Uh… I don’t really have one. I like them all – overall, the seven Camarilla clans are a very nicely balanced, well-defined bunch, that cover almost all the common tropes of the vampire in Western mythology. I have at one time or another, played all of them, mostly as Storyteller.
I like different aspects of each clan. Ventrue for their political connections, the social manipulation and the intensity of focus when they set their minds to something. Also because they are so often Princes, and generally wealthy and upper-class, there’s a nice streak of arrogance, privilege and entitlement to them. “Ventrue” is almost synonymous with “money” and “power” – although playing one whose interests lie elsewhere can make a nice change against the stereotype. And giving them Interesting feeding restrictions always adds a complication that can add an entirely different angle to them as individuals.
Toreador – also the political and social connections, but there’s also the Art. I am an artist; visual artist, illustrator, graphic designer, sculptor, costumer, writer, musician, playwright, storyteller. I don’t usually play Toreador because they are too much like me (though I did have fun with Josselin and Rosamund in Dark Ages: Toreador). There’s a touch of madness to the Toreador, a vulnerability to decadence, and an obsession with whatever their art is that can make them both dangerous and fascinating. And they are no slouches at the politics, either – it’s just for them, the stakes (pardon the pun) are entirely different than for the Ventrue.
Brujah – I have to admit, I’ve not played many Brujah. They’ve not interested me that much, save as supporting characters. The usual thuggish anarchist rebel trope hasn’t appealed. So if I were to play one, I’d go a different direction – something more like the scholar, the smart iconoclast, the rebel who has a grander and more specific goal than simply upending the status quo.
Malkavians and Nosferatu can be incredibly rich as characters. They’re in the Camarilla, but are really the ultimate outsiders nonetheless; the Malks because of their twisted perception of the world (that some call insanity, but the Malkavian probably just calls “seeing it like it is”), and the Nosferatu because they will never really be able to pass for human ever again, and so must hide their true forms—sometimes even from their allies. Some revel in that, and some mourn, hiding their pain under masks—sometimes masks of behavior and misled perceptions, sometimes literally a mask of leather, plastic, or steel, or illusion. I had one Malk in Dark Ages I was really really fond of; no one was really sure whether he was just totally bonkers or had some special insight into what was going to happen, or already happening behind closed doors. Haven’t done as much with the Nos, but they’re a lot of fun as the occasional NPC, ranging from creepy and mysterious to outrageously camp—such as Sebastian Marlowe, the elder who was the ONLY Nosferatu I know who used “Mask of 1000 Faces” trick to make himself look WORSE.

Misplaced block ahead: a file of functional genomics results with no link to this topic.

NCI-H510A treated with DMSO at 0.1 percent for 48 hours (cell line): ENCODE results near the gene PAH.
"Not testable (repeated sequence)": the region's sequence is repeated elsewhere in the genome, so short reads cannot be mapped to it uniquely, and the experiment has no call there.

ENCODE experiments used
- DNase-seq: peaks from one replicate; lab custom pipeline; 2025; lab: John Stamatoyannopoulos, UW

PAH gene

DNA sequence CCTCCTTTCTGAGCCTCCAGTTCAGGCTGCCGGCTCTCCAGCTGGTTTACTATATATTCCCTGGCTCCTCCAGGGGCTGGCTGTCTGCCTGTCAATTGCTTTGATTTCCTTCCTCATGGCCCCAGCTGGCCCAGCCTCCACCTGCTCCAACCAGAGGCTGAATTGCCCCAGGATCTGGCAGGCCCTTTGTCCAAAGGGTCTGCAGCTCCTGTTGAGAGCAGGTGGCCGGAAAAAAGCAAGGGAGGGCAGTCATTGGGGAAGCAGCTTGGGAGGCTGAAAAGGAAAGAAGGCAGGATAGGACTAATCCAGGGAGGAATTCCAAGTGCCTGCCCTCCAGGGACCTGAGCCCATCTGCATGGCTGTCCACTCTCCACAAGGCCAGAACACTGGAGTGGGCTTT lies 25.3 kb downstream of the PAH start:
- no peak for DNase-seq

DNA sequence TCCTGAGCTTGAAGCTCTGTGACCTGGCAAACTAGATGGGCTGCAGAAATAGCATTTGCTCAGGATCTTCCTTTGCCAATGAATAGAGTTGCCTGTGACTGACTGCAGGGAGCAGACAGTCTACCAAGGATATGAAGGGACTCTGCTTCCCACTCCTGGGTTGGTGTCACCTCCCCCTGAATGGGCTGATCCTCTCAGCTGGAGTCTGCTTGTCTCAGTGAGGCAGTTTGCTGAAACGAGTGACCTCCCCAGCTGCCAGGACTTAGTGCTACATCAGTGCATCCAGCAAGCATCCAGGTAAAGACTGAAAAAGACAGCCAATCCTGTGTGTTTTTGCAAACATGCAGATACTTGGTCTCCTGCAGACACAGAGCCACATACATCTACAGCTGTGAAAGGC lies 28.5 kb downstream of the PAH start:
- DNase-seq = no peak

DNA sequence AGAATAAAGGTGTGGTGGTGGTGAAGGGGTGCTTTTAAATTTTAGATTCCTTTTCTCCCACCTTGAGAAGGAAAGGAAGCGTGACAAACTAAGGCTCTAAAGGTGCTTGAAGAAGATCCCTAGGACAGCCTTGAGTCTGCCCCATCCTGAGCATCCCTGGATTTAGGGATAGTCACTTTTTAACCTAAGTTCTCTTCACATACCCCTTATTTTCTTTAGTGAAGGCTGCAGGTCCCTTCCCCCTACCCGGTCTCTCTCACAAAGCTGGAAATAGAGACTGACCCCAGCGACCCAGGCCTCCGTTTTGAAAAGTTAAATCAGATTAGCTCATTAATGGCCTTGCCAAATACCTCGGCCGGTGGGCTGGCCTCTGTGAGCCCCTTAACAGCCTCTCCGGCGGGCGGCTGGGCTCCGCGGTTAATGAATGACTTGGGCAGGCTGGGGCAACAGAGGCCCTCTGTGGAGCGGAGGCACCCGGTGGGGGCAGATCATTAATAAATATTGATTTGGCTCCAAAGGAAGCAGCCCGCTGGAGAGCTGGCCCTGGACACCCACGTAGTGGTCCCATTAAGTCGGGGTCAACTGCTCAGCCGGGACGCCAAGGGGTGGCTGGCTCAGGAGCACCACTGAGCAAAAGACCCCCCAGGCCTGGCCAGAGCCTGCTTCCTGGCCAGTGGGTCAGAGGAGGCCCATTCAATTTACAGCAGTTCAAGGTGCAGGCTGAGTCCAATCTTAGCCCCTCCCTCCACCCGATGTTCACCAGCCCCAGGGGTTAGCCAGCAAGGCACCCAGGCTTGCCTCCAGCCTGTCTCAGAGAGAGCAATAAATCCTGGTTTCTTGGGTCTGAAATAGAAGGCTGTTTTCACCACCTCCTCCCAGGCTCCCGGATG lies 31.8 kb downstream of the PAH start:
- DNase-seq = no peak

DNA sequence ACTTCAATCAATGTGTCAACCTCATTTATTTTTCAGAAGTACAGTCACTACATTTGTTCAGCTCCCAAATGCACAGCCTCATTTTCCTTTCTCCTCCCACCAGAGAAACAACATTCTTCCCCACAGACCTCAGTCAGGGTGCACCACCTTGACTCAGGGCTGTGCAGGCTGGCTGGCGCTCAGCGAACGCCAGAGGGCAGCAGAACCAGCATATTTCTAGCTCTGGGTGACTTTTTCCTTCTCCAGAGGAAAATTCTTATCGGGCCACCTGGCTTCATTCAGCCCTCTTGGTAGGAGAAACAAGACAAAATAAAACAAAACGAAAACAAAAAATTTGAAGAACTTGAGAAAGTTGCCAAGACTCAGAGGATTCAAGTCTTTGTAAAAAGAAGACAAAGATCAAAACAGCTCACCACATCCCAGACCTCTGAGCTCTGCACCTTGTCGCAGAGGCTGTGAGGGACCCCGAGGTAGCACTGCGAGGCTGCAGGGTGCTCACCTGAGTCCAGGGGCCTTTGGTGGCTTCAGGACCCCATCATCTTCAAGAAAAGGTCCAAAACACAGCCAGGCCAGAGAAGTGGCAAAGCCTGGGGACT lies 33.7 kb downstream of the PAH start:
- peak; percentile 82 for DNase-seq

I do have a soft spot for the Gangrel. They’re good survivors, they have an incredibly broad range when it comes to personality and backgrounds, and I have to admit I enjoy the turning into wolves or bats thing. Their ferocity, their fierce independence, and affinity for their basic primal instincts can be played both as strengths and as liabilities, depending on the situation. And my first Vampire character was a Gangrel, and he was just a lot of fun.
And I’m also very, very fond of the Tremere. (That’s Sarah’s fault. Mostly.) They’re both one of the most powerful and tightly organized clans –and also one of the most dysfunctional and screwed up, if you look at the clan as a whole. And you must, with Tremere—no Tremere exists in a vacuum. By definition they’re part of this occult brotherhood, where there’s a clear chain of command, and the younger members are often at the mercy of the whims, tempers and ambitions of their superiors—but they can also have the support of those superiors when an enemy least expects it, so it’s never a good idea to discount them. No one trusts them, really, but the Camarilla values them highly—because when the chips are down and the Sabbat are at the gates, you really need someone who can call up some nasty blood sorcery firepower and aim it where it really counts. But it’s the social dynamics of clan insider politics, the fascination of the magic itself (when played correctly), and the constant balancing between a Tremere’s personal goals and agenda, and that of her superiors, and the House and Clan as a whole—that’s what makes a good story, and makes them very fun to play.
Hmmm. Maybe I do have a favorite clan after all….